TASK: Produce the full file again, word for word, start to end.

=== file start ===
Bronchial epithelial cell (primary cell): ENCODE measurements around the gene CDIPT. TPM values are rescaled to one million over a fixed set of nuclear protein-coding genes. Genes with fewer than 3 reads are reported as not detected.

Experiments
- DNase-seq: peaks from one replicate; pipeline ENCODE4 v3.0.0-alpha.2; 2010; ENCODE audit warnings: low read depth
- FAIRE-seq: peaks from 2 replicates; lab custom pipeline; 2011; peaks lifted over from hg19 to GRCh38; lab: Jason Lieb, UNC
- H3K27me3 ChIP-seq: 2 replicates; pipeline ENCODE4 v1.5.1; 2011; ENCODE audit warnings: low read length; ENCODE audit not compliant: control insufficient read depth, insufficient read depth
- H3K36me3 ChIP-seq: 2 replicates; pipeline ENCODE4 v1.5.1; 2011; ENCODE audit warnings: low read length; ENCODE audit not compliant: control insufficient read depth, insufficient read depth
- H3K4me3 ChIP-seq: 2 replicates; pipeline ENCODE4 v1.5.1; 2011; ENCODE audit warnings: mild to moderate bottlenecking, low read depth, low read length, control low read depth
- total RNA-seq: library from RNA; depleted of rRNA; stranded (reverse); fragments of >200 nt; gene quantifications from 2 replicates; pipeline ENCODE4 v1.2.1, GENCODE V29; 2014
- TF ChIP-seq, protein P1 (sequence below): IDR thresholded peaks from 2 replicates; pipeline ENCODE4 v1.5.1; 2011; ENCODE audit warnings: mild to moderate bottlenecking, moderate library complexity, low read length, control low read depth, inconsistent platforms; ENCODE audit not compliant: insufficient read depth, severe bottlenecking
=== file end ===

Bronchial epithelial cell (primary cell): ENCODE measurements around the gene CDIPT. TPM values are rescaled to one million over a fixed set of nuclear protein-coding genes. Genes with fewer than 3 reads are reported as not detected.

Experiments
- DNase-seq: peaks from one replicate; pipeline ENCODE4 v3.0.0-alpha.2; 2010; ENCODE audit warnings: low read depth
- FAIRE-seq: peaks from 2 replicates; lab custom pipeline; 2011; peaks lifted over from hg19 to GRCh38; lab: Jason Lieb, UNC
- H3K27me3 ChIP-seq: 2 replicates; pipeline ENCODE4 v1.5.1; 2011; ENCODE audit warnings: low read length; ENCODE audit not compliant: control insufficient read depth, insufficient read depth
- H3K36me3 ChIP-seq: 2 replicates; pipeline ENCODE4 v1.5.1; 2011; ENCODE audit warnings: low read length; ENCODE audit not compliant: control insufficient read depth, insufficient read depth
- H3K4me3 ChIP-seq: 2 replicates; pipeline ENCODE4 v1.5.1; 2011; ENCODE audit warnings: mild to moderate bottlenecking, low read depth, low read length, control low read depth
- total RNA-seq: library from RNA; depleted of rRNA; stranded (reverse); fragments of >200 nt; gene quantifications from 2 replicates; pipeline ENCODE4 v1.2.1, GENCODE V29; 2014
- TF ChIP-seq, protein P1 (sequence below): IDR thresholded peaks from 2 replicates; pipeline ENCODE4 v1.5.1; 2011; ENCODE audit warnings: mild to moderate bottlenecking, moderate library complexity, low read length, control low read depth, inconsistent platforms; ENCODE audit not compliant: insufficient read depth, severe bottlenecking